Monday, June 21, 2010
A strong moral oak in our human ecology
(James Lawson then and now)
In late 1959, as most of the United States snoozed, politically, safe and secure in the knowledge that we represent the creator of modern democracy and the pinnacle of freedom and human rights on Earth, James Lawson began an insurrection. Although many in monochromatic America could not conceive of anyone challenging the rule of the majority as anything other than a dupe of the commies, James Lawson was training young people in the art of nonviolent combat so they could, in fact, strengthen our democracy.
Democracy is more than two cats and a mouse deciding what's for lunch.
And so Lawson, a young minister from Pennsylvania who had studied and taught for three years in India, began to train young black and white students in Gandhian nonviolence in Nashville, Tennessee. Jim Crow segregation had been legalized in the South beginning with the Supreme Court decision Plessy v Ferguson in 1896, which had lasted until nonviolent civil resistance by Rosa Parks began the process that resulted in Brown v Board of Education in 1954.
"December 6, 1955, is the day I heard about the Montgomery bus boycott," said Lawson in an opening speech to the Fletcher Summer Institute 20 June 2010. "I was in India and it was front page news. It gave hope to millions around the world." It was civil society rising up to gain human rights and that struggle became Lawson's and he came home to help lead it. "The bus boycott lasted 381 days and it did not begin with the use of the word nonviolent," said Lawson. Rather, it was a natural upwelling of the longing for justice by the most powerful and most legitimate means at hand. Only gradually did the movement acquire the Gandhian theories of mass action, stamping civil society struggle with its own improvements and adaptations.
"I didn't learn to sit-in from studying Gandhi," said Lawson. "That had been used by CORE and others, and we decided to start with that in Nashville." The young Congress of Racial Equality had used sit-ins in restaurants in Chicago and elsewhere beginning the late 1940s, but when Lawson decided to apply that technique in Nashville, he took another element from Gandhian struggle, from the salt plant campaign, when waves of satyagrahis came to the gates and were beaten down, showing the world the brutal injustice of British rule in India.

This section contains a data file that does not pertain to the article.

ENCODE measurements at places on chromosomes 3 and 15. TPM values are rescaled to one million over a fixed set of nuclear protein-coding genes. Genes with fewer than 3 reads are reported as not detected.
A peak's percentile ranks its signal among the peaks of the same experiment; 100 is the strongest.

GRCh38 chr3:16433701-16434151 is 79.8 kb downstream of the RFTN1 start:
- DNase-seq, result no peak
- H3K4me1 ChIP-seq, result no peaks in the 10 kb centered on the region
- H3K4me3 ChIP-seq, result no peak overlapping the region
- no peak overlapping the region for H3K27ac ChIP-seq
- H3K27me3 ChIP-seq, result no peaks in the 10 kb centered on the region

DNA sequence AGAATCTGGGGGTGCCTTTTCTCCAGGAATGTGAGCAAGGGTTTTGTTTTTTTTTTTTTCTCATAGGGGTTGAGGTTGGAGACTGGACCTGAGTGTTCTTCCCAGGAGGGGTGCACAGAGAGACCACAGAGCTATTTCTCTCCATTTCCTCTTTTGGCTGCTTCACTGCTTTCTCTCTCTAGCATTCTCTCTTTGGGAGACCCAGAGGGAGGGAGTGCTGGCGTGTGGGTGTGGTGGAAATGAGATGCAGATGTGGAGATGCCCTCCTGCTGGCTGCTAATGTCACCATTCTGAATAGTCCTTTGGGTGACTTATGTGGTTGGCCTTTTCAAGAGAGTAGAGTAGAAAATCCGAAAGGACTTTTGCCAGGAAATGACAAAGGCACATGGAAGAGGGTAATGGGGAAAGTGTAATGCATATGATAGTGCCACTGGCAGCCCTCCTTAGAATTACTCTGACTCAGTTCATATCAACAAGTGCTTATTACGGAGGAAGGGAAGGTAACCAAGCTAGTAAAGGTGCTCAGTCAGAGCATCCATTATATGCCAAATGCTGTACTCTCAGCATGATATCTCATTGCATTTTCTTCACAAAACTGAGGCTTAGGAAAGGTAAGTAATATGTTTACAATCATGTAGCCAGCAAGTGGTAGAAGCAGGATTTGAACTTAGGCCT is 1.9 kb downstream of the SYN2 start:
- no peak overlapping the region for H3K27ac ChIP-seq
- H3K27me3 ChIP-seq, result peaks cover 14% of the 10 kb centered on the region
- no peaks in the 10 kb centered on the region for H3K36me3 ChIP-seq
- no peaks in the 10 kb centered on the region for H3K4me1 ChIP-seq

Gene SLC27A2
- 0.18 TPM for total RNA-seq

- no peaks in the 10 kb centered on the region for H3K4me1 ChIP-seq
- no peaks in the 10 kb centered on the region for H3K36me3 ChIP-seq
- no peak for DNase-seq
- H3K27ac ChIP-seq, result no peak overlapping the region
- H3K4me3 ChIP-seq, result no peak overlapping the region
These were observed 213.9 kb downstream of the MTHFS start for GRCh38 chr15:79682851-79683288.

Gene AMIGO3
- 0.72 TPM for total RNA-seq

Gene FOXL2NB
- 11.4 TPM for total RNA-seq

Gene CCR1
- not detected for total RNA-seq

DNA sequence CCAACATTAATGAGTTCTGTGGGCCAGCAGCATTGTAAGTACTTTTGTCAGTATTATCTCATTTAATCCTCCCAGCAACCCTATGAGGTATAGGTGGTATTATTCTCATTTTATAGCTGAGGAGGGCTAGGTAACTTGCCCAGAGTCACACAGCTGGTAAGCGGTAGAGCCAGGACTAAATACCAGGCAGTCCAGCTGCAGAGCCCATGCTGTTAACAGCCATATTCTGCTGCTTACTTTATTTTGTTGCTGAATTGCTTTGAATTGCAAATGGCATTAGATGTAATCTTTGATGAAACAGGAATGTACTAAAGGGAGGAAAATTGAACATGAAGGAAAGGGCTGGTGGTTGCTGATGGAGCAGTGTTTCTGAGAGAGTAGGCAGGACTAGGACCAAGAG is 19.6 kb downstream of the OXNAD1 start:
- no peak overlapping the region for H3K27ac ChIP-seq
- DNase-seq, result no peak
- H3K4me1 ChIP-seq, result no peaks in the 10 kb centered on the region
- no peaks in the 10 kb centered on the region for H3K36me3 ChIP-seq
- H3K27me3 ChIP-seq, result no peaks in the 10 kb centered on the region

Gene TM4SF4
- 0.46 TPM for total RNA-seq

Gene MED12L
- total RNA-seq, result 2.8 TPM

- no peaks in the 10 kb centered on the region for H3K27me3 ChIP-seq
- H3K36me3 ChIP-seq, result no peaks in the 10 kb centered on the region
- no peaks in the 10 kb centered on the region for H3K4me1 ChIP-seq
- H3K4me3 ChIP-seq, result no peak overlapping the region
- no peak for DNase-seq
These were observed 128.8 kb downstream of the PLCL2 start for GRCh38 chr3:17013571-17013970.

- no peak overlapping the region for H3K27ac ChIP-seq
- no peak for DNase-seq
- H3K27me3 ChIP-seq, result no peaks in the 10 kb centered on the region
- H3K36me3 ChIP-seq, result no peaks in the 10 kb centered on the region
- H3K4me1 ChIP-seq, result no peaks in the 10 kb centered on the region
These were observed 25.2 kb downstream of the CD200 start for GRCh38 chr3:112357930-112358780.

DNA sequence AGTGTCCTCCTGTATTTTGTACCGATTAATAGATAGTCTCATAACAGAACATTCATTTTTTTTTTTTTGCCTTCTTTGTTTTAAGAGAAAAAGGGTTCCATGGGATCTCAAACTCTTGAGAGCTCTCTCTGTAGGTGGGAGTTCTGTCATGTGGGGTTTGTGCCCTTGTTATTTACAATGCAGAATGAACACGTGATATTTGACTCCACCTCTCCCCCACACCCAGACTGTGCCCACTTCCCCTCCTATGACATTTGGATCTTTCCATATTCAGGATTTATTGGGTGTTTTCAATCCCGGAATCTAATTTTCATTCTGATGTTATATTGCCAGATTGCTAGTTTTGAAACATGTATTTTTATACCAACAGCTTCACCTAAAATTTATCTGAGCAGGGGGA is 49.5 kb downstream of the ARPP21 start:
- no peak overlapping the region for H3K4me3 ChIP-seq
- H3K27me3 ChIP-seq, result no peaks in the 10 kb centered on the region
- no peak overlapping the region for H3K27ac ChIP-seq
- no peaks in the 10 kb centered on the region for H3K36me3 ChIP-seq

"So when we did our sit-ins," said Lawson, "we had 600 trained to engage and they did that in waves, like the salt manufacturing challenge in India."
Taking the best from one campaign, stitching it together with the best from another campaign, and framing it to fit perfectly into the self-image that Americans had created of themselves in that day was a public policy stroke of pure genius that proved itself victorious quite quickly. The first Nashville sit-in was in February 1960 and by April the mayor of Nashville, Ben West, had told the irresistable resisters that they were right and that Nashville should and would desegregate.
"It was scientific," said Lawson.
Indeed it was. And of course he was keying off of the subtitle to Mohandas K. Gandhi's autobiography, which was The Story of My Experiments with Truth. Humankind at its best operates just like this. Put together pieces of the puzzle in new ways, create something new out of disparate components and study the results.
We are still learning from James Lawson and I was so privileged to shake his hand and join a standing ovation when he finished. It was so fitting when Jack DuVall, President of the International Center on Nonviolent Conflict, announced the new James Lawson Award for Nonviolent Achievement, which will be given annually beginning 2011.
I was nine years old when Lawson started his Nashville experiments with truth and I'm an oldster now. Lawson still stands like a strong oak in our human ecology. I pay great tribute to him for helping America to live up to her ideals and I offer his model to our nation now as a curative for the national need to be strong yet civil, as we continue to engage our own democracy and work to make it better. Lawson still shows us the path forward.